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A review of The Beekeeper from Me Magazine in the Philippines
August 2005

Updated Fri, Sep 16, 2005 - 12:44am ET

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The August 2005 issue of Me Magazine in the Philippines includes a review of The Beekeeper.

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Thanks to Hoochie Merman for telling me about this review, which you can read below:

The Piano Girls Still in Circuit
By Alden Copuyoc and Karl Domingo

"The Beekeeper"
Tori Amos

Tori Amos's The Beekeeper is another masterpiece from the piano goddess herself that pirouettes on the turf of divine femininity -- the union of a woman's musical and spiritual maturity and her cajolement to the life of one of the most influential yet strangely ignored biblical characters Mary Magdalene.

Combining the musical virtuosity of her Boys for Pele, the lyrical honesty of Little Earthquakes, and the conversational accessibility of Scarlet's Walk, Tori's latest album traces vignettes of her life and drama again as she sifts through Mary Magdalene's and processes her theories in humanity and religion into one digestible form -- music. Joining the neutral strength of Cuban percussions, the masculinity of the Hammond organ and the femininity of the shrilly sounds of the Bsendorfer grand piano, Tori produces a brand new sound that is entirely hers, cementing herself once again as one of the most intelligent literate females in the history of music.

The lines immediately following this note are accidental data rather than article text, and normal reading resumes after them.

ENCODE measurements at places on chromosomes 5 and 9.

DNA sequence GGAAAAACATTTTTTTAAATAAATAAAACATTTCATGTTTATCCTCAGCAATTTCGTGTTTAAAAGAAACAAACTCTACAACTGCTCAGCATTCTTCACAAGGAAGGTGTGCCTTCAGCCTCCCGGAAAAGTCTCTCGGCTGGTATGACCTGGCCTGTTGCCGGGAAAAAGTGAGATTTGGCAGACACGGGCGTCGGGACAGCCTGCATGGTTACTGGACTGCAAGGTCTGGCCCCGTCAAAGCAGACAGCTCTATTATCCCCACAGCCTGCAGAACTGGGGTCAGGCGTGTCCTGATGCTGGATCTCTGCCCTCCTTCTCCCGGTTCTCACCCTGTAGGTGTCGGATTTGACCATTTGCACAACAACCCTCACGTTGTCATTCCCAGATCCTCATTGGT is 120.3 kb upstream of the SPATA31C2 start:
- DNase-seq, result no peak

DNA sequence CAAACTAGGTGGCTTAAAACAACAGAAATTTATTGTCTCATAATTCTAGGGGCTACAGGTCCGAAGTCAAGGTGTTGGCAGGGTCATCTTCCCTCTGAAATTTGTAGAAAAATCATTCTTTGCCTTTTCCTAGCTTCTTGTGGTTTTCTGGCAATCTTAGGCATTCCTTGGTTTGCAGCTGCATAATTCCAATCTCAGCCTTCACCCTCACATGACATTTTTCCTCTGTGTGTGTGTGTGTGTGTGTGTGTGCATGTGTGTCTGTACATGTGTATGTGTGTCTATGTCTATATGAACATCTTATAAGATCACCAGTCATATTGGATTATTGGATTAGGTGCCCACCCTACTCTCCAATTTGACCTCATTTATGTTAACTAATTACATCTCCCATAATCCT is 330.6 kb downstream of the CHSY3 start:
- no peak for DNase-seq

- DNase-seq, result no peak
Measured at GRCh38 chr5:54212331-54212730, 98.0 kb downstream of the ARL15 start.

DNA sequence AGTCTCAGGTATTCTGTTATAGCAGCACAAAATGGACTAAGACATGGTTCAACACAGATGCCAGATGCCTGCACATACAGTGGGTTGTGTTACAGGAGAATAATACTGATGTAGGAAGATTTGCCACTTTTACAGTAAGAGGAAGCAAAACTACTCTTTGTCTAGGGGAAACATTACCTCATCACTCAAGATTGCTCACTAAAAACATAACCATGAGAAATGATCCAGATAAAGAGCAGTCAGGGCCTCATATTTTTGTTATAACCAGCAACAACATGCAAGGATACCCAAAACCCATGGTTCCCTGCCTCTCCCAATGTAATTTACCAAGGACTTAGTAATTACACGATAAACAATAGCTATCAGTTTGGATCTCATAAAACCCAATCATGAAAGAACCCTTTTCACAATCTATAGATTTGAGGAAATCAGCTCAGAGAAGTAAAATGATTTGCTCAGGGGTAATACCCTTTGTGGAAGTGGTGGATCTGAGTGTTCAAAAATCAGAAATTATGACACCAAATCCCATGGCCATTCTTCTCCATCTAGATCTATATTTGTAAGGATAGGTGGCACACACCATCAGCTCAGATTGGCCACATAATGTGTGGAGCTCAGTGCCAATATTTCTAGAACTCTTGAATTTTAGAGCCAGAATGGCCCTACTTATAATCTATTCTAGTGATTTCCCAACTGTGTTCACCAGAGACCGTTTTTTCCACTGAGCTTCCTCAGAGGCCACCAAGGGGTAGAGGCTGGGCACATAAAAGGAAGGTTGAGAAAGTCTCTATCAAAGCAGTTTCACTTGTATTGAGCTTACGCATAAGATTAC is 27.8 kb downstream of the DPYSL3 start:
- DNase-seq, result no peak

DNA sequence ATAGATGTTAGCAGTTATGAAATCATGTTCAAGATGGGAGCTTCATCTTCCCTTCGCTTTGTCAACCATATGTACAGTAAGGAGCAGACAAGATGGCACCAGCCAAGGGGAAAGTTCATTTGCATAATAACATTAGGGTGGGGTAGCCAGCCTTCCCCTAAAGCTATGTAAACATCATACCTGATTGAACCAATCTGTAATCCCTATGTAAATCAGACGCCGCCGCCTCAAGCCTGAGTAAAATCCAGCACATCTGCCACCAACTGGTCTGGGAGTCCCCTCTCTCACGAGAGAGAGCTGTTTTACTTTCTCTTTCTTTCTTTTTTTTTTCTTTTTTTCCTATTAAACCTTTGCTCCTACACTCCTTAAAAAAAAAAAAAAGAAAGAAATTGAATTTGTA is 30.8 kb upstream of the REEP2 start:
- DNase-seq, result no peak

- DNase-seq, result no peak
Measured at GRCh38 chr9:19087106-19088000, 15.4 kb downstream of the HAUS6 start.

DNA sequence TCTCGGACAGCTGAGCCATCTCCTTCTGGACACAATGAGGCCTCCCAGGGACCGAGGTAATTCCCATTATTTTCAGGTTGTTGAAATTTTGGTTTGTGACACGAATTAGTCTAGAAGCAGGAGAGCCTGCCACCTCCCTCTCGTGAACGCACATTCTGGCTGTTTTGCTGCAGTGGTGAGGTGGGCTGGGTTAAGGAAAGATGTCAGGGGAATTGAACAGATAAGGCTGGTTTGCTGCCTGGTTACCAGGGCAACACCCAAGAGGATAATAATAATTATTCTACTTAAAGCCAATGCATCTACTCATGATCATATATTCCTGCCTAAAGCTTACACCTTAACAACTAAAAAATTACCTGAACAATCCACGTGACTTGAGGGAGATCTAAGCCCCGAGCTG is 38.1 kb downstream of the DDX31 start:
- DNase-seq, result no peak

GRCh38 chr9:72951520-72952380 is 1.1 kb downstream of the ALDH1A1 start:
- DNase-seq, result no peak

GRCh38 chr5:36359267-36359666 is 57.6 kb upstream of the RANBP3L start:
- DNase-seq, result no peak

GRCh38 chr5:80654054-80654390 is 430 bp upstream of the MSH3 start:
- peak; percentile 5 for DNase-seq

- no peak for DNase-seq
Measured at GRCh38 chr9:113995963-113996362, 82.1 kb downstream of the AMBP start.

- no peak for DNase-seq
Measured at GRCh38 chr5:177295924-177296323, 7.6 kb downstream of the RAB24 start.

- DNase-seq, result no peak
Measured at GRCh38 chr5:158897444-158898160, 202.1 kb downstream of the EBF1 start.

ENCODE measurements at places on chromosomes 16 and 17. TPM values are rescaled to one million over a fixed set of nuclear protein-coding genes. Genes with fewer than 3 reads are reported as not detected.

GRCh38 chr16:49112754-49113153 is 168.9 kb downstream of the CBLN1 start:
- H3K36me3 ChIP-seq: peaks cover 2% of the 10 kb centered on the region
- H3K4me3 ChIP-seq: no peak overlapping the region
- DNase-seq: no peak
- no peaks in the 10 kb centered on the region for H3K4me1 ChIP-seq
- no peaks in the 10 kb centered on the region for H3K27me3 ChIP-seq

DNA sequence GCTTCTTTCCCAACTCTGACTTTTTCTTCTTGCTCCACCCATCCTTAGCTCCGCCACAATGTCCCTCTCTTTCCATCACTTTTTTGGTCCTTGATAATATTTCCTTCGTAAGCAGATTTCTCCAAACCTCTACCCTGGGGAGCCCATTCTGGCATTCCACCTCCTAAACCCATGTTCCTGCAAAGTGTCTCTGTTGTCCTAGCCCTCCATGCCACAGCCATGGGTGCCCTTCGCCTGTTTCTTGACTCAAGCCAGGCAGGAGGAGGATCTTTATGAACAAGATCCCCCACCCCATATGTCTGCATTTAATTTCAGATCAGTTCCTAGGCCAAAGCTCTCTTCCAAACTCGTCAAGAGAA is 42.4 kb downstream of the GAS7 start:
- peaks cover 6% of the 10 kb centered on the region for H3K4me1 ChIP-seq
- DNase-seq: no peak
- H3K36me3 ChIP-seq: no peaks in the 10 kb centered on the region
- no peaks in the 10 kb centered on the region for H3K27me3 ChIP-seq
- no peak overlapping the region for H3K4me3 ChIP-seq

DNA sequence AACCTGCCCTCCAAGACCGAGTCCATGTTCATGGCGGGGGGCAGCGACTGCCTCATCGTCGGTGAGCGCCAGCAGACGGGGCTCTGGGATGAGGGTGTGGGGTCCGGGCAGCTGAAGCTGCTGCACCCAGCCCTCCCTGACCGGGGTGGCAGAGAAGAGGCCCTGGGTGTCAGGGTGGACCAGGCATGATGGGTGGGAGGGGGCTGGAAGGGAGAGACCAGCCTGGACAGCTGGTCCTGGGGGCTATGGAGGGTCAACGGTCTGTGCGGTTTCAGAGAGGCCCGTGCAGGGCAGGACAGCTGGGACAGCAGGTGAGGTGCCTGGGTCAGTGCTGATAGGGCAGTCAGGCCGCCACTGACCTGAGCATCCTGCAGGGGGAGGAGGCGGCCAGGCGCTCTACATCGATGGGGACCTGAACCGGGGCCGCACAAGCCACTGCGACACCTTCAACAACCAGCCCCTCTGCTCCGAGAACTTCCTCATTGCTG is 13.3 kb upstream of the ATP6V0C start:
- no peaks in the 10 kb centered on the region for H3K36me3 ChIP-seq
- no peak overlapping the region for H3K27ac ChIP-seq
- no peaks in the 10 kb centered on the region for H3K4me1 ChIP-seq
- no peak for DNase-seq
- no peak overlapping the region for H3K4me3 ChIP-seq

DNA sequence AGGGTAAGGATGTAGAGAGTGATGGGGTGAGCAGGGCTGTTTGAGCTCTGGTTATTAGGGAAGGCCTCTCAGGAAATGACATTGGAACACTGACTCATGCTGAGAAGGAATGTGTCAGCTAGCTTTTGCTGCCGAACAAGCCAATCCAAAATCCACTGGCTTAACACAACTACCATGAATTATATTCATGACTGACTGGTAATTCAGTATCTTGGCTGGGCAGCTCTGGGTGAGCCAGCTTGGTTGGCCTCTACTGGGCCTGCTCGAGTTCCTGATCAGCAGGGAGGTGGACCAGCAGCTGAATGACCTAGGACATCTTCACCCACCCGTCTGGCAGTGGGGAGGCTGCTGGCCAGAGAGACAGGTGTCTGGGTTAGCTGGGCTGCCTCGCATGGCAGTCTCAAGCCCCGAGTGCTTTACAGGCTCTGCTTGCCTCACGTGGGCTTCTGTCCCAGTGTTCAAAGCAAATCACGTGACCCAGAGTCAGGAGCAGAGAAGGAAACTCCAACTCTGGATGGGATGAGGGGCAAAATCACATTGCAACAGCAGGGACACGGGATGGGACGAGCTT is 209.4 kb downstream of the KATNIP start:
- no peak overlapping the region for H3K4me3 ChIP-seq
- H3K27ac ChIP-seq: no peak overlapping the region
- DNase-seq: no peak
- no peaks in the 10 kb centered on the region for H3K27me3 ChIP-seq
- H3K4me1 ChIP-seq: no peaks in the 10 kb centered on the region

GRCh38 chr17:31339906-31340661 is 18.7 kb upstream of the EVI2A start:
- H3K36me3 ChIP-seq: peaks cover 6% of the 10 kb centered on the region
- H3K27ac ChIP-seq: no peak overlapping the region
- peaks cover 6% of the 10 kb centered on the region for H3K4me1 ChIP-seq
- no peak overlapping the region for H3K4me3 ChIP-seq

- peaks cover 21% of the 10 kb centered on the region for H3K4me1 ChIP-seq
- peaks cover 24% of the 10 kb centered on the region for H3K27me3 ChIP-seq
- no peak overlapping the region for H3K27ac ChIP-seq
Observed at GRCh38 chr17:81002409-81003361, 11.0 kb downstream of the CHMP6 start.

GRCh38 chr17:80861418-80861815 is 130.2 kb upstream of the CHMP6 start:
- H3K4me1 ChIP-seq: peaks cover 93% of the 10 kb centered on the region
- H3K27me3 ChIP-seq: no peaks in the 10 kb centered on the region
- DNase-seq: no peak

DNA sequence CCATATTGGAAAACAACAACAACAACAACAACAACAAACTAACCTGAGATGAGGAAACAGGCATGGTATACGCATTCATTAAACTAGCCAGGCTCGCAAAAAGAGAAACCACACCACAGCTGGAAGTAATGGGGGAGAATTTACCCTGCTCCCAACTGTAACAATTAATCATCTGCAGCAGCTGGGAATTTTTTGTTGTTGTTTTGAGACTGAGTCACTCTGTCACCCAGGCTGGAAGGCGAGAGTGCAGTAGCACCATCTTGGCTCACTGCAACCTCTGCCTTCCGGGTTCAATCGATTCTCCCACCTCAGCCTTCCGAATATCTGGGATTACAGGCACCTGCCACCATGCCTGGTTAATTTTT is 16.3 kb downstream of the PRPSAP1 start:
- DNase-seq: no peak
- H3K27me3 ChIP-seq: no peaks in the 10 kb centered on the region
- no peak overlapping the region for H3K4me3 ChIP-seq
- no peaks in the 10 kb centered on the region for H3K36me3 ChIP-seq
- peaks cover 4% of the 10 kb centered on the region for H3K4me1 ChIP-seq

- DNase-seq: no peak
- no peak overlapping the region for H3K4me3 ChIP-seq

The album opens with "Parasol," her most mature opening track to date, tackling how a woman can fight an unseen war when she begins to come to terms with herself. The song's infectiousness dwells on the repetitive charm of the chorus, releasing more power in every reiteration.

The lustful "Sweet the Sting" then follows it, where the harmony of the grand piano and the Hammond organ unify in musical synergy. The third track, "The Power of Orange Knickers," a duet with Irish crooner Damien Rice, is the most dramatic track of all. Here, Tori wails of love lost again as Damien consoles her with his low singsong voice.

Other notable tracks include: "Cars and Guitars" which talks about love reconciling differences; "Ribbons Undone" which dwells on Tori's motherhood and "The Beekeeper," which would remind anyone of her To Venus and Back album.

The Beekeeper is a proof that although the piano prodigy has grown, she considers motherhood, not as a phase of calmness and rest, but, just like any other true artist, a valid creative force.

Posted by: Mikewhy

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